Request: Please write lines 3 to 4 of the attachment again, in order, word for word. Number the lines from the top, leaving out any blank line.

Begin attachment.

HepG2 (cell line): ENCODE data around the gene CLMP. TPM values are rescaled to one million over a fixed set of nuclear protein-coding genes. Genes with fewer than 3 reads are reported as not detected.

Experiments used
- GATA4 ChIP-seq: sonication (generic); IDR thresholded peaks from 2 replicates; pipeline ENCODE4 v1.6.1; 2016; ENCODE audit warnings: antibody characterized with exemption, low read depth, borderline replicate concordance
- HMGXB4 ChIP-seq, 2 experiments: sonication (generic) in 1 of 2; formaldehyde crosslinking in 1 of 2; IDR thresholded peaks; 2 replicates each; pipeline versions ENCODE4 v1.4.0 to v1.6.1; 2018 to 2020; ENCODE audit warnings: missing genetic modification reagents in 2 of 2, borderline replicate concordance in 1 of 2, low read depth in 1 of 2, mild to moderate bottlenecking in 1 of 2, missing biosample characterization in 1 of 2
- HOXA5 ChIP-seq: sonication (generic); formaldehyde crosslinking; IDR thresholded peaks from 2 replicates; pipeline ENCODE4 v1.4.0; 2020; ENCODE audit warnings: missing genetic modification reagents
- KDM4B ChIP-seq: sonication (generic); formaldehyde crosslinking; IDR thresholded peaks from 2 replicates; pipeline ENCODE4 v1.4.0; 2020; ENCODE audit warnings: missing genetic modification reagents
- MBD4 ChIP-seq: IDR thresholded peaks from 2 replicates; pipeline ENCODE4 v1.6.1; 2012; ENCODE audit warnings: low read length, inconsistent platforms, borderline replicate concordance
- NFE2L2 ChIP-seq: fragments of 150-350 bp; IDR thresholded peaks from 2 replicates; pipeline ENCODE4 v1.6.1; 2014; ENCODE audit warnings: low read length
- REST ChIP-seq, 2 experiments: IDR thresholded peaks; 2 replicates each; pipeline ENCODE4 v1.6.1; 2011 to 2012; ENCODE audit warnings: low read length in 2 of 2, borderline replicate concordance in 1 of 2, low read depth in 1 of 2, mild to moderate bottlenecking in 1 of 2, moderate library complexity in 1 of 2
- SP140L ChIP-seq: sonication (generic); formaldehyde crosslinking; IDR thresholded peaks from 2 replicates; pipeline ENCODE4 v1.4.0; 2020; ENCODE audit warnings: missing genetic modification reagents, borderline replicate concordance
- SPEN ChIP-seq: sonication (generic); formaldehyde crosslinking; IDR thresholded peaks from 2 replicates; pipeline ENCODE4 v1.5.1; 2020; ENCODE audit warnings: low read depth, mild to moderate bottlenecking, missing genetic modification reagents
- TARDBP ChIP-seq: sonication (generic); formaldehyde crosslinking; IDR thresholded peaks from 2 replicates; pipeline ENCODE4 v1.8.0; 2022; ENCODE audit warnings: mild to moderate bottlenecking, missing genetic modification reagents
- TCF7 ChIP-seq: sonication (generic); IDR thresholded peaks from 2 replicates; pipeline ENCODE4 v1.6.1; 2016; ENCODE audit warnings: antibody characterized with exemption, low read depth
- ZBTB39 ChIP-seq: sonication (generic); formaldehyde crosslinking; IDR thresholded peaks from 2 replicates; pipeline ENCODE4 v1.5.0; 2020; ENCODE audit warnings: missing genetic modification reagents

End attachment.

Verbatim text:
- GATA4 ChIP-seq: sonication (generic); IDR thresholded peaks from 2 replicates; pipeline ENCODE4 v1.6.1; 2016; ENCODE audit warnings: antibody characterized with exemption, low read depth, borderline replicate concordance
- HMGXB4 ChIP-seq, 2 experiments: sonication (generic) in 1 of 2; formaldehyde crosslinking in 1 of 2; IDR thresholded peaks; 2 replicates each; pipeline versions ENCODE4 v1.4.0 to v1.6.1; 2018 to 2020; ENCODE audit warnings: missing genetic modification reagents in 2 of 2, borderline replicate concordance in 1 of 2, low read depth in 1 of 2, mild to moderate bottlenecking in 1 of 2, missing biosample characterization in 1 of 2